The Vauxhall car plant and Luton airport employ many of the town's residents

Al Jazeera is following the effects of the global recession on towns across the globe.

Two months after first observing the impact of the global recession on Luton in the UK, Nadim Baba returned to see how residents are coping and if they are noticing any signs of recovery.

Mohammed Motlib, car plant worker, and Sufia Motlib, unemployed

Mohammed Motlib works at the van production site of Vauxhall Motors which is owned by General Motors.

The firm is due to be sold off by GM, and Mohammed says many of his colleagues are concerned that whoever takes over will not need the same workforce.

He has seen his hours cut since last year, and since Al Jazeera last visited Luton his employers are experimenting with a reduced-staff shift, although nobody has been asked to take redundancy.

Mohammed and his wife Sufia are both of Bangladeshi origin.

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Sufia now wants to look for a job. She is currently taking English lessons and also studying for her driving theory test.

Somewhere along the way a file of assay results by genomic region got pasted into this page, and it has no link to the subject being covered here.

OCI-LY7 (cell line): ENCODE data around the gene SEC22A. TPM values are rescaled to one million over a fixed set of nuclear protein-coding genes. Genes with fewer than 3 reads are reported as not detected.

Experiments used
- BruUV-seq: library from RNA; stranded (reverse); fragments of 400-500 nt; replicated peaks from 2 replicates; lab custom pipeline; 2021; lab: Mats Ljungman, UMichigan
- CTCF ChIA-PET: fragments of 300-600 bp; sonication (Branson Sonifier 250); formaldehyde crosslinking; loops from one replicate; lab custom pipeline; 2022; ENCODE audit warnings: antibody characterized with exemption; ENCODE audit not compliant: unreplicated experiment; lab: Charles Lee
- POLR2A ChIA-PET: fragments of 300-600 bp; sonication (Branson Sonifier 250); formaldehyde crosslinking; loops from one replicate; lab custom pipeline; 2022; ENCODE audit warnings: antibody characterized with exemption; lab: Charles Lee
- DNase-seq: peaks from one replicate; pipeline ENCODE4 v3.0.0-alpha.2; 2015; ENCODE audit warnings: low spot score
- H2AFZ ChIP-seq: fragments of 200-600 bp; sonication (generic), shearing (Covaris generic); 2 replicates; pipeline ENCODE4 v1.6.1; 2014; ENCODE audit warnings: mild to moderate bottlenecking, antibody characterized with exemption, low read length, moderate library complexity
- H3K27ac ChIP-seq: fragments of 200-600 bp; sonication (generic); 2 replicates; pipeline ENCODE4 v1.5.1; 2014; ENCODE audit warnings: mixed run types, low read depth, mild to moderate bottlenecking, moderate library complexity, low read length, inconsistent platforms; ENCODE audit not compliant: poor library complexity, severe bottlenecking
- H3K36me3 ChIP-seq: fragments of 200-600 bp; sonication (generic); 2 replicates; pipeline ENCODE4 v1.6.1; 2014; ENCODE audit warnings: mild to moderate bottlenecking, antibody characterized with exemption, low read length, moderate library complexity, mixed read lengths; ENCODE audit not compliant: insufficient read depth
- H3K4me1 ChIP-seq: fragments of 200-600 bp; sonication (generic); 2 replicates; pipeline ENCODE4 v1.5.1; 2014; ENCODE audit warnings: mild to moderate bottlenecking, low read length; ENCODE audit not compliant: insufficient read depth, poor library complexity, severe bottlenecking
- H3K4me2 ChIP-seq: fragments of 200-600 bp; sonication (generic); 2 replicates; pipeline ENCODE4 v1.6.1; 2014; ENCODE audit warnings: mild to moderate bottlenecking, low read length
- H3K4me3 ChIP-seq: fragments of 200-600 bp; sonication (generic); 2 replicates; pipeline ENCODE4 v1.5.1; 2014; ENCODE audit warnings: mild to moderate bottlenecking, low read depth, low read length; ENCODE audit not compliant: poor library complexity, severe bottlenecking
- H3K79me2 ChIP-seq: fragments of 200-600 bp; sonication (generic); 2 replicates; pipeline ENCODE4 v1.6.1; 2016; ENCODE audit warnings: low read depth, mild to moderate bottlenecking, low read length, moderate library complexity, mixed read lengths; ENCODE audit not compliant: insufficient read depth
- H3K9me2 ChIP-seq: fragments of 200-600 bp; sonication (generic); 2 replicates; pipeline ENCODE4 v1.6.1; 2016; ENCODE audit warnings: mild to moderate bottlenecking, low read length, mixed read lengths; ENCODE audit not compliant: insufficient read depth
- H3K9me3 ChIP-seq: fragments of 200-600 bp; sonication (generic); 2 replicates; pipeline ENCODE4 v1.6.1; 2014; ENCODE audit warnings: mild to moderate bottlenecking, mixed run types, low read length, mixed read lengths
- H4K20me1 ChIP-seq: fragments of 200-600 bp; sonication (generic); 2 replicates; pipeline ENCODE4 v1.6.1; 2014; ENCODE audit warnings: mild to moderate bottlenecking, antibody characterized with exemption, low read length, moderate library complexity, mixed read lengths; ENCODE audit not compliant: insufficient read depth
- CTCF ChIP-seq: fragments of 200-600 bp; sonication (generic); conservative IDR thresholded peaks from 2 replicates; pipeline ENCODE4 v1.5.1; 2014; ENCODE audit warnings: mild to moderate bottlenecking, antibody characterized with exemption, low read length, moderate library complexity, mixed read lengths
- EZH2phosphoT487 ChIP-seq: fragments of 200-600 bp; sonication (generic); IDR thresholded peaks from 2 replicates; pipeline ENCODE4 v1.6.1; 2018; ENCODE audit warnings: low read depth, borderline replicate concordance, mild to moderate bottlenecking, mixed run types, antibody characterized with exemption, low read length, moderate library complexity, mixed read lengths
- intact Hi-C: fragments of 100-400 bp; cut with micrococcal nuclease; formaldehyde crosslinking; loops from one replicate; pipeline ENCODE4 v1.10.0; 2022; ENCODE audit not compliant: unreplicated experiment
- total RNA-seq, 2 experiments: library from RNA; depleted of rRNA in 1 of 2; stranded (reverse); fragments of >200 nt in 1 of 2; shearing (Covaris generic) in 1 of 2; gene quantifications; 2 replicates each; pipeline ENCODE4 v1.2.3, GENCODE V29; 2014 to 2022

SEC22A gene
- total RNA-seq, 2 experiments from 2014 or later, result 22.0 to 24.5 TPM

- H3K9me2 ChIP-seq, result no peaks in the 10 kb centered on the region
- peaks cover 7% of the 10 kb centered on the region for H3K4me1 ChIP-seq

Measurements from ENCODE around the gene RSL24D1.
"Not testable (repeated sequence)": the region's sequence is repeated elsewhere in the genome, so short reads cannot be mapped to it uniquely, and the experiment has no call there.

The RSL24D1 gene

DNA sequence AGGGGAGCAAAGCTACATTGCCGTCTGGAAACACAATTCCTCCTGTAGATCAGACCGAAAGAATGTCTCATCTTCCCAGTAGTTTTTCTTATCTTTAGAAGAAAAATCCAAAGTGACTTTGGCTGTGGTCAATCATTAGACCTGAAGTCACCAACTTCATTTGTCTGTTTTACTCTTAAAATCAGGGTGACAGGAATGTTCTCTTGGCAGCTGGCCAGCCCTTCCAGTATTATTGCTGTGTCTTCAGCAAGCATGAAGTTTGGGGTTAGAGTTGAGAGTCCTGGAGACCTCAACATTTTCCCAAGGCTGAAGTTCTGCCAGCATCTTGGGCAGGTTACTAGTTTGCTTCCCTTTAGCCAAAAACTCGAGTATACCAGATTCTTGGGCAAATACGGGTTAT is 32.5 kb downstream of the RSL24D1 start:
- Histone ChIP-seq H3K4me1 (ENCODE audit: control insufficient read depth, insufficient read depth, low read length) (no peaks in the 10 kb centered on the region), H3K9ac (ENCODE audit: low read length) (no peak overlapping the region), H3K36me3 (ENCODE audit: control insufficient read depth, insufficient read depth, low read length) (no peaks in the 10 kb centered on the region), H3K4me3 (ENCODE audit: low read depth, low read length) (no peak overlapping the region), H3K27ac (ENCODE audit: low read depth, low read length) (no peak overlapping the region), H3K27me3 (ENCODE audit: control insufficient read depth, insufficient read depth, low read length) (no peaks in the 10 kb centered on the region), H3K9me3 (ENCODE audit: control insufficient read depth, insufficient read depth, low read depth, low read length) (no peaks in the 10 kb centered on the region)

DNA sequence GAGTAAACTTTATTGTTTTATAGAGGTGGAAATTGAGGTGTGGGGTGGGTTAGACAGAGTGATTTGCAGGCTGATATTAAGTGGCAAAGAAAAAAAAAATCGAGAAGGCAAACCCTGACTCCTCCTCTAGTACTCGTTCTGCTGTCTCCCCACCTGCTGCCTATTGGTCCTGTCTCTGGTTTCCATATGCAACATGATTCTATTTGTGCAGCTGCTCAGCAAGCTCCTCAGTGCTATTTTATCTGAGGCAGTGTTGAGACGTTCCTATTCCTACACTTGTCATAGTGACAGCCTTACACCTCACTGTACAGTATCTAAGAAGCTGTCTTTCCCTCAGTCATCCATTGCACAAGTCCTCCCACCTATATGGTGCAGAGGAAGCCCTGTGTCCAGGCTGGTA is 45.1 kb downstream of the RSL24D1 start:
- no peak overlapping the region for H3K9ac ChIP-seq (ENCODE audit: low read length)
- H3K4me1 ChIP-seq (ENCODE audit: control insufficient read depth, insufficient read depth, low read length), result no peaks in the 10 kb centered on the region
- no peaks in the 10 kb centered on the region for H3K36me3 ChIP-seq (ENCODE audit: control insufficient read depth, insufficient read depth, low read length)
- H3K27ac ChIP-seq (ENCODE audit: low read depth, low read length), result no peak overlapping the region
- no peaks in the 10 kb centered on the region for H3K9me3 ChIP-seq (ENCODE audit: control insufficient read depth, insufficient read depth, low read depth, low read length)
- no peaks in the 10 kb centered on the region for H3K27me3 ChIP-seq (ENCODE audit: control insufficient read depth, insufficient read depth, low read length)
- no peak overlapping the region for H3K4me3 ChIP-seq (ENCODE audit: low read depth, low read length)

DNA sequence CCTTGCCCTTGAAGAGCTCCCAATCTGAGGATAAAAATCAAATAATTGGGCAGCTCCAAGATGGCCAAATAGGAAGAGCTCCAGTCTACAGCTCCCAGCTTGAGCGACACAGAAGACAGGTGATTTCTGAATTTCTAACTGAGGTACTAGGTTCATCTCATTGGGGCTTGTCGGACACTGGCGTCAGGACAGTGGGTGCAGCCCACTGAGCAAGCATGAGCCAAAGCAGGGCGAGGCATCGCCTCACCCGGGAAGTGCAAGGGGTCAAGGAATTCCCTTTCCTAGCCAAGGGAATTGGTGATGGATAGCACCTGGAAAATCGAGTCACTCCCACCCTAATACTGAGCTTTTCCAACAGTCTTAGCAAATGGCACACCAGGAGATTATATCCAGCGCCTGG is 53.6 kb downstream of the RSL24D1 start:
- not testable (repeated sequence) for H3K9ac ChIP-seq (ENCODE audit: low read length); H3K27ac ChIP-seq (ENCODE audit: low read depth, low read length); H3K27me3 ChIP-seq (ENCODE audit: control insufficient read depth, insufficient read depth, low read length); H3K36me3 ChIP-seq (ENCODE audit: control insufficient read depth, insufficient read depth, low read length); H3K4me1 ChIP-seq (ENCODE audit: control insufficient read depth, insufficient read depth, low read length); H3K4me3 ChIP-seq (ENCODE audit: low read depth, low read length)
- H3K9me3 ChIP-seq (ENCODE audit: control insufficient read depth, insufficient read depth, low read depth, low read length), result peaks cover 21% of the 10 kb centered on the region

She wants a driver's license so that she can improve her chances of finding work, to help provide for their two children.

Mohammed has seen some colleagues already move on to other work in anticipation of cutbacks in the motor industry. One, for example, has gone to work at the town's Magistrates' Court.

But Mohammed says he has no other training so his options are limited.

Patrick Graystone, estate agent

Patrick, a 28-year-old who has lived most of his life in Luton, runs a small estate agent.

He and his business partner help rent out and sell properties, and he says that in recent months business has definitely picked up.

He says that contrary to common perceptions, many people are able to get a mortgage, and rejects the idea that there is a "liquidity" problem in general.

He says that other businesses he knows are also feeling optimistic that an economic upturn has already started.

He rejects the idea of a W-shaped recovery with another sharp fall some time in the near future.

He thinks Luton will see slow and steady growth, but in the same breath he acknowledges how hard the credit crunch has hit certain firms, with several commercial properties in the same street as his office lying empty.

Source: Al Jazeera